- A mistreated employee took to social media to vent about how their boss changed the company’s work from home policy
- They said their employer basically forced them to return to work full time and if they opposed that, they should go work elsewhere
- The changes proved a great challenge for many of the staff members who in turn responded by doing the bare minimum of work duties and ultimately resigning
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Working from home has become the new norm following the unforeseen pandemic that rocked everyone’s lives in 2020.
While some companies are continuing with that work procedure, others have steadily returned to regular programming. Taking to the social media platform, Reddit, one employee, who worked as a team lead for an app development team for a food delivery app, claimed that their boss forced them to return to work from the office part-time, gradually increasing to full time.
In the post, they shared that the entire team had been working from home since the start of the pandemic and had several remote-only staff join the company.
“Now, this place had pretty high turnover, so most of us had never been to any of the offices since we had been hired. We had been told when we were hired that any return to work policy would be super flexible and it turned out it wasn't. Moreover, those in cities without an office, even though they were hired as remote workers, were expected to come up with a 1-year plan about how they were going to move without any assistance or compensation to a city with an office,” said the employee.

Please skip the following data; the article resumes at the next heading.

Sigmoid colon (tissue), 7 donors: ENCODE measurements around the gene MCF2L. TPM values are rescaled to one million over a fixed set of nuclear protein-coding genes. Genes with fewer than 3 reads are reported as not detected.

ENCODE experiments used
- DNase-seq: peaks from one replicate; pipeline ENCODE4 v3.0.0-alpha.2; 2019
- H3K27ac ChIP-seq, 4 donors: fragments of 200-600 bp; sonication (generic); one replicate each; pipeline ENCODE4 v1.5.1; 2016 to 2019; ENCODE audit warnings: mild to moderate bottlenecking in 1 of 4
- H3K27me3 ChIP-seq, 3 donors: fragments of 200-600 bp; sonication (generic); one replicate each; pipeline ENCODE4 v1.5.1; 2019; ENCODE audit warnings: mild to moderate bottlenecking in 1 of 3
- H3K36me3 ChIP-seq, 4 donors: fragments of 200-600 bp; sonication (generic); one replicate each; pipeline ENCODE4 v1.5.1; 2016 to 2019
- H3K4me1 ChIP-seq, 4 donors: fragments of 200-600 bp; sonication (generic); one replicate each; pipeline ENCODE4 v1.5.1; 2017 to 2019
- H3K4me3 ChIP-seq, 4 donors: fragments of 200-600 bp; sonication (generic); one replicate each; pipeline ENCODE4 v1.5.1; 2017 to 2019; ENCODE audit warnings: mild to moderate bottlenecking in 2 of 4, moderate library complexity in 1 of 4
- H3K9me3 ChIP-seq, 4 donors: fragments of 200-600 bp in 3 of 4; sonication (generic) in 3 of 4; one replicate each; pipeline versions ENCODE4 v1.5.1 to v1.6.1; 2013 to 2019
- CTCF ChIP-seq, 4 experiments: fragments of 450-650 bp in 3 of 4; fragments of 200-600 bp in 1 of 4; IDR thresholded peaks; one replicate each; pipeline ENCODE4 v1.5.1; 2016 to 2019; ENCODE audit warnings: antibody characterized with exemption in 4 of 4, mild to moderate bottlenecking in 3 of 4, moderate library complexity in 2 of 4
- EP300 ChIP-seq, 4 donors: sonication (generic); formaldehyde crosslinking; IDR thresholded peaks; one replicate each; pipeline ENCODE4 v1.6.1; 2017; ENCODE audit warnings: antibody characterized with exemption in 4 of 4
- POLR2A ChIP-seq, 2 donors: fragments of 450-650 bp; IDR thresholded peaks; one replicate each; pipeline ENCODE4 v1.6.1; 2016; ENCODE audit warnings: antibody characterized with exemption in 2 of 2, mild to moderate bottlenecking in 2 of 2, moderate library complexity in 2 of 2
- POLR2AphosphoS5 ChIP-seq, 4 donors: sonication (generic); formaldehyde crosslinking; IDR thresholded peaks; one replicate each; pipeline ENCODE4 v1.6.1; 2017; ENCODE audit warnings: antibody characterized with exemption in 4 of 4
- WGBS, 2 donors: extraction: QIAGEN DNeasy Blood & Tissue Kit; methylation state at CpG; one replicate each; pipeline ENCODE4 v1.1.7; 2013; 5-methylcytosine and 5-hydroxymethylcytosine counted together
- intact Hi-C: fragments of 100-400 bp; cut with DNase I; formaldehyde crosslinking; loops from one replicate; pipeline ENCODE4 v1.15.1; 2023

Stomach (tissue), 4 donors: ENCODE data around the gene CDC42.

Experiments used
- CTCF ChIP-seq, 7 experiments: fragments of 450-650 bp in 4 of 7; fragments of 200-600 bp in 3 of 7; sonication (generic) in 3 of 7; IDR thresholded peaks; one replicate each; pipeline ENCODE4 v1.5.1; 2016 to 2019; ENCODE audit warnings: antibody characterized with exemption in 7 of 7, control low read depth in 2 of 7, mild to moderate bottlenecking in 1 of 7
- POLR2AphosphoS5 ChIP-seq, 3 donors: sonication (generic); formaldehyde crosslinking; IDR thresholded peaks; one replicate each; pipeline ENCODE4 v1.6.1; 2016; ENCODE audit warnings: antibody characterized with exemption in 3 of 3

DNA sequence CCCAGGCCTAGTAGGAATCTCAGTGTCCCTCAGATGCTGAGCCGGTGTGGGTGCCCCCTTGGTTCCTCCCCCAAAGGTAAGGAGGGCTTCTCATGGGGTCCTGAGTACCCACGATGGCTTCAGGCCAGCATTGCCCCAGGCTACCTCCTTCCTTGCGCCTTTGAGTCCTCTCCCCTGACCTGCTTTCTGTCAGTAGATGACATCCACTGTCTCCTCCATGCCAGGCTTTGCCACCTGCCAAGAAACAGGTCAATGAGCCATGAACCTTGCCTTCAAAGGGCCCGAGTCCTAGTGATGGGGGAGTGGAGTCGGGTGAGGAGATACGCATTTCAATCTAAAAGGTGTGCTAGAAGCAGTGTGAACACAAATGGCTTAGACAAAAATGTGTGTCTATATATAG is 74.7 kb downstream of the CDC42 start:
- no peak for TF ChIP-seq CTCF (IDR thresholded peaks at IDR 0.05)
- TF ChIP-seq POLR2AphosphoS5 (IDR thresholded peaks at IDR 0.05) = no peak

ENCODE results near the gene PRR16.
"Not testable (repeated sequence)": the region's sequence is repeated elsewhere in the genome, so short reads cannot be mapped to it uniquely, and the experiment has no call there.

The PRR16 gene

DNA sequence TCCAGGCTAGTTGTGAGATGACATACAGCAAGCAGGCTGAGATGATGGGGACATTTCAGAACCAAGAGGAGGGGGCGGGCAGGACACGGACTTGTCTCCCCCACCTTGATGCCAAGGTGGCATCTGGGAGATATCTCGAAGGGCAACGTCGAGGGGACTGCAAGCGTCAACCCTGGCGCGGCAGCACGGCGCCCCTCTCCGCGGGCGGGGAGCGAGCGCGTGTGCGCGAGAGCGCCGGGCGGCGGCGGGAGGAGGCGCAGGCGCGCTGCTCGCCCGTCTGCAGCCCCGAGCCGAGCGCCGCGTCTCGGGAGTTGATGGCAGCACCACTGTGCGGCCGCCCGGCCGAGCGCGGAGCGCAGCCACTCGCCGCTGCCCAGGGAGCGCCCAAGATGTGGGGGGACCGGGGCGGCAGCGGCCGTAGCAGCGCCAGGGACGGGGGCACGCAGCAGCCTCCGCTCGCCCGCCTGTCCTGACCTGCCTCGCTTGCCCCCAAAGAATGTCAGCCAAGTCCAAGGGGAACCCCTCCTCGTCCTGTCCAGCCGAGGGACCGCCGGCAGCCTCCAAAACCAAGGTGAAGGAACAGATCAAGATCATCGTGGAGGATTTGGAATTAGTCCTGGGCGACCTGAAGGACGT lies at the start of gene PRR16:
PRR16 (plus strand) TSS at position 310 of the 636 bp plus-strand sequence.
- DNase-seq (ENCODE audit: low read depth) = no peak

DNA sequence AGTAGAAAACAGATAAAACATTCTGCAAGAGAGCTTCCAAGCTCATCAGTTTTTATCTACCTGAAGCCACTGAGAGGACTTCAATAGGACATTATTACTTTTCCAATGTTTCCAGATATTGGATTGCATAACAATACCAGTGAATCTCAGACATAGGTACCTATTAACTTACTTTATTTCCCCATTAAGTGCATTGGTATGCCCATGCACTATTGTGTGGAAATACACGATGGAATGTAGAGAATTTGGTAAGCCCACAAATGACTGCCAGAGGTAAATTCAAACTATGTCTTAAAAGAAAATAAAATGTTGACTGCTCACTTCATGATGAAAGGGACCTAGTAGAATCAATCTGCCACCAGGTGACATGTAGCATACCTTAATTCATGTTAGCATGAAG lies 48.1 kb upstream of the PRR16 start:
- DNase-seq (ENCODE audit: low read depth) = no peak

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The staff members were unhappy about the new changes and work policy.
"I was hired remote and I don't live in a city with an office. I don't want to uproot my family. Will you make exceptions for people like me?"
To which the CEO replied,
"Look. This is what we're doing and what we think is best for the company. If you want to work from home, my suggestion is to go work somewhere else."
Responding to their inconsiderate boss, workers stopped online conversations on the company’s virtual platforms and did the bare minimum of functional courtesies.
“The attendance at company-wide meetings fell by half and within a month, there was a veritable flurry of resignations, including mine. Before this debacle, we had already been paid below-market rates,” they said.
By the time he or she left the company, their team of eight people was down to just two deciding to stay. They also said they heard rumours that the company was looking for new staff.
A few online users responded with their views on the Reddit post:
“I don't think a single food service app is treating its workers fairly. My guess is door dash for this, but it could be any of them frankly.”
“Could you name the app? Due to certain circumstances, I’m immunosuppressed and losing disability I’m being forced to drive for one of these food service apps, I don’t want to work for a shitty one that treats its workers badly.”
“While the CEO's "work elsewhere" comment is what broke the camel’s back, the first mistake was setting an expectation that employees in cities without offices were to establish a 1-year relocation plan without assistance.”
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